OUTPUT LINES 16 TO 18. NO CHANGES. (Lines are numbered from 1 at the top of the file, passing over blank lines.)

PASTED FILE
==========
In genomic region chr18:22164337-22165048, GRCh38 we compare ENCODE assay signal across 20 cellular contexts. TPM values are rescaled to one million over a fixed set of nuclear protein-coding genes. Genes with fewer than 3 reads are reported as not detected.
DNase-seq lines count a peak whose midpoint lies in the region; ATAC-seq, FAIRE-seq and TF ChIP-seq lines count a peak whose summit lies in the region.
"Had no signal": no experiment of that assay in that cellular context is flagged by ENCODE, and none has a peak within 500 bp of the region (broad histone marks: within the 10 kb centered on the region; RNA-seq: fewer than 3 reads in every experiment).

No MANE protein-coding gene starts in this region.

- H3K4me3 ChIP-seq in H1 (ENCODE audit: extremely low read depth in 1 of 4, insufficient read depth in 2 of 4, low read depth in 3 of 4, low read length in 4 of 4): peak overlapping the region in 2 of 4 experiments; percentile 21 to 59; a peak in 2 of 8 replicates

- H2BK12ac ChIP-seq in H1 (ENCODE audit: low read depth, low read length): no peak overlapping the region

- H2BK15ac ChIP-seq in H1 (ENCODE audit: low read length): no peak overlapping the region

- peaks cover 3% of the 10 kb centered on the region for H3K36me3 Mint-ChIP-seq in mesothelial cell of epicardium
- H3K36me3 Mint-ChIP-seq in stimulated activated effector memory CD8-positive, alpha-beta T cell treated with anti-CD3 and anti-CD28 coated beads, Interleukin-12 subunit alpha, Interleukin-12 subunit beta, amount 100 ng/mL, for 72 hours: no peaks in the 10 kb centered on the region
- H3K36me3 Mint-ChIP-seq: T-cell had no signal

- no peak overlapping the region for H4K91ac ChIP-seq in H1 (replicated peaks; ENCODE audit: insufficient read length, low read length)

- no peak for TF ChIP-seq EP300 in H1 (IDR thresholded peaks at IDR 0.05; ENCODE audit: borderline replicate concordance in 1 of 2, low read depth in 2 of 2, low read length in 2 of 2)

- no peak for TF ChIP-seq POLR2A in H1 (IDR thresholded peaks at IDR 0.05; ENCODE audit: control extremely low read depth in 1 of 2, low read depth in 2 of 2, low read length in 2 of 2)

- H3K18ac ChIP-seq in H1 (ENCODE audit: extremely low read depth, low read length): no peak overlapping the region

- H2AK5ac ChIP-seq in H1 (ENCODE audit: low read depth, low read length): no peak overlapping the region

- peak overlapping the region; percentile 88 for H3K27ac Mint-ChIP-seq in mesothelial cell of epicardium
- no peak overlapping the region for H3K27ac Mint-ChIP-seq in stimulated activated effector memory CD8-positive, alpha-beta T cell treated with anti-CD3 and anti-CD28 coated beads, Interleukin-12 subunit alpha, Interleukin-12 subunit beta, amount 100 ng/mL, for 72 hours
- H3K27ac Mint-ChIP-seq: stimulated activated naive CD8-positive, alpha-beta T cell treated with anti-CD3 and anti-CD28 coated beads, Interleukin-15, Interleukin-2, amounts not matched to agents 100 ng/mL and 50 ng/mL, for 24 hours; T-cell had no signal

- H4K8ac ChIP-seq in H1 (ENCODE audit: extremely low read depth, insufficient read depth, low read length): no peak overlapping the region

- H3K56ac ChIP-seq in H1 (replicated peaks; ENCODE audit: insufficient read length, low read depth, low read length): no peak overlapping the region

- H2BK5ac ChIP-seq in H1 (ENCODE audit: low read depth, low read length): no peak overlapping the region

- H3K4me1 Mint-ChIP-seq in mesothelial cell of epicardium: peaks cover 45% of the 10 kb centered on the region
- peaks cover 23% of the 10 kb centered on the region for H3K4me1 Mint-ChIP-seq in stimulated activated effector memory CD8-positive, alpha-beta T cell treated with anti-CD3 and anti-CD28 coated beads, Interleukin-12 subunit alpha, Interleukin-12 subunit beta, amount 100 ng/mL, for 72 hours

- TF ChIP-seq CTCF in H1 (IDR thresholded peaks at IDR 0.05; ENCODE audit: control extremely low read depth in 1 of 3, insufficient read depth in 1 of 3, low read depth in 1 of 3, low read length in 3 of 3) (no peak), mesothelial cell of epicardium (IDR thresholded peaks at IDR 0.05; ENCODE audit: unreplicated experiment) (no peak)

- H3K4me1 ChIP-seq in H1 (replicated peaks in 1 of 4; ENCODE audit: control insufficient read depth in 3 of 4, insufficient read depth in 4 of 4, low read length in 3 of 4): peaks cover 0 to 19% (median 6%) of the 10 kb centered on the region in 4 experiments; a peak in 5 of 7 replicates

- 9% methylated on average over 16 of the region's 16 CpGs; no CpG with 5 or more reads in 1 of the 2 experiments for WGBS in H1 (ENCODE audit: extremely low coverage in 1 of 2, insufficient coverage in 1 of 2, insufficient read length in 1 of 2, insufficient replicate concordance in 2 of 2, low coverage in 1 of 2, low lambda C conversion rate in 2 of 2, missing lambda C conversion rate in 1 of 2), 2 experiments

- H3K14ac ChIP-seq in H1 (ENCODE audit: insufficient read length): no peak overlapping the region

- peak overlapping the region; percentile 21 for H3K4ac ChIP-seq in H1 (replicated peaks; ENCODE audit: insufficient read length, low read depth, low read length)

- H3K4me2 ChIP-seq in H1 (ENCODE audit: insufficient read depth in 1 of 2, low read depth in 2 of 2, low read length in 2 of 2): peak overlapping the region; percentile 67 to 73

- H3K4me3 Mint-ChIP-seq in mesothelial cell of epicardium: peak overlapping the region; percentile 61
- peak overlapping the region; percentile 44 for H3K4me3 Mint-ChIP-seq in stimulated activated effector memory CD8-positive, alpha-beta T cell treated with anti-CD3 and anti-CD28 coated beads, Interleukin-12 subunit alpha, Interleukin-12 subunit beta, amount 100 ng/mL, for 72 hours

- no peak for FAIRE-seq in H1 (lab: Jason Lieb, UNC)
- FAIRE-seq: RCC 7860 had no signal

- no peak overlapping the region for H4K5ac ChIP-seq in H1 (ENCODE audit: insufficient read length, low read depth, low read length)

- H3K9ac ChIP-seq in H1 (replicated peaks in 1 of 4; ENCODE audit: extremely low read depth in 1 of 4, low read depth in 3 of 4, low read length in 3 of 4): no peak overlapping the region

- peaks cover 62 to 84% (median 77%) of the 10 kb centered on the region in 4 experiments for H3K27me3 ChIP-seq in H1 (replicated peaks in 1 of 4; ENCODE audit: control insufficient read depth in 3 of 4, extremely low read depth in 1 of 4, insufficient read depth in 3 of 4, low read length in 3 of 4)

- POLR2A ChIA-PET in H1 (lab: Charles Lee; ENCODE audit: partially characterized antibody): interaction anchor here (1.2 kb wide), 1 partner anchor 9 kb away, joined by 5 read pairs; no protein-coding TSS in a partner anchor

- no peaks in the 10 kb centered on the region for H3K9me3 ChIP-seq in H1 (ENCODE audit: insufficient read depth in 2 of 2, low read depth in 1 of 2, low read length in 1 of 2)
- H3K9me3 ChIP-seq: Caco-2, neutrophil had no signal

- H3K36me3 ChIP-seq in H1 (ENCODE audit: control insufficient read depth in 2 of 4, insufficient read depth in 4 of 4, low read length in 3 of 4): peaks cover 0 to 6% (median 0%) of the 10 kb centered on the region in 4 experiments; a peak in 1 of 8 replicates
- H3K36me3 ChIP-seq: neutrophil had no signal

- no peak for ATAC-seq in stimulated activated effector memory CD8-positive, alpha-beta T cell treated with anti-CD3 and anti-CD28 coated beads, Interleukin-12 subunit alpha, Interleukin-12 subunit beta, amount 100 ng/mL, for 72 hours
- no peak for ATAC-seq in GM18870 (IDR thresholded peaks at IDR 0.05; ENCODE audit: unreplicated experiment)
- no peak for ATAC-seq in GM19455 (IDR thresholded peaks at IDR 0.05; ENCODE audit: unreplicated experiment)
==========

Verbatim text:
- peak overlapping the region; percentile 88 for H3K27ac Mint-ChIP-seq in mesothelial cell of epicardium
- no peak overlapping the region for H3K27ac Mint-ChIP-seq in stimulated activated effector memory CD8-positive, alpha-beta T cell treated with anti-CD3 and anti-CD28 coated beads, Interleukin-12 subunit alpha, Interleukin-12 subunit beta, amount 100 ng/mL, for 72 hours
- H3K27ac Mint-ChIP-seq: stimulated activated naive CD8-positive, alpha-beta T cell treated with anti-CD3 and anti-CD28 coated beads, Interleukin-15, Interleukin-2, amounts not matched to agents 100 ng/mL and 50 ng/mL, for 24 hours; T-cell had no signal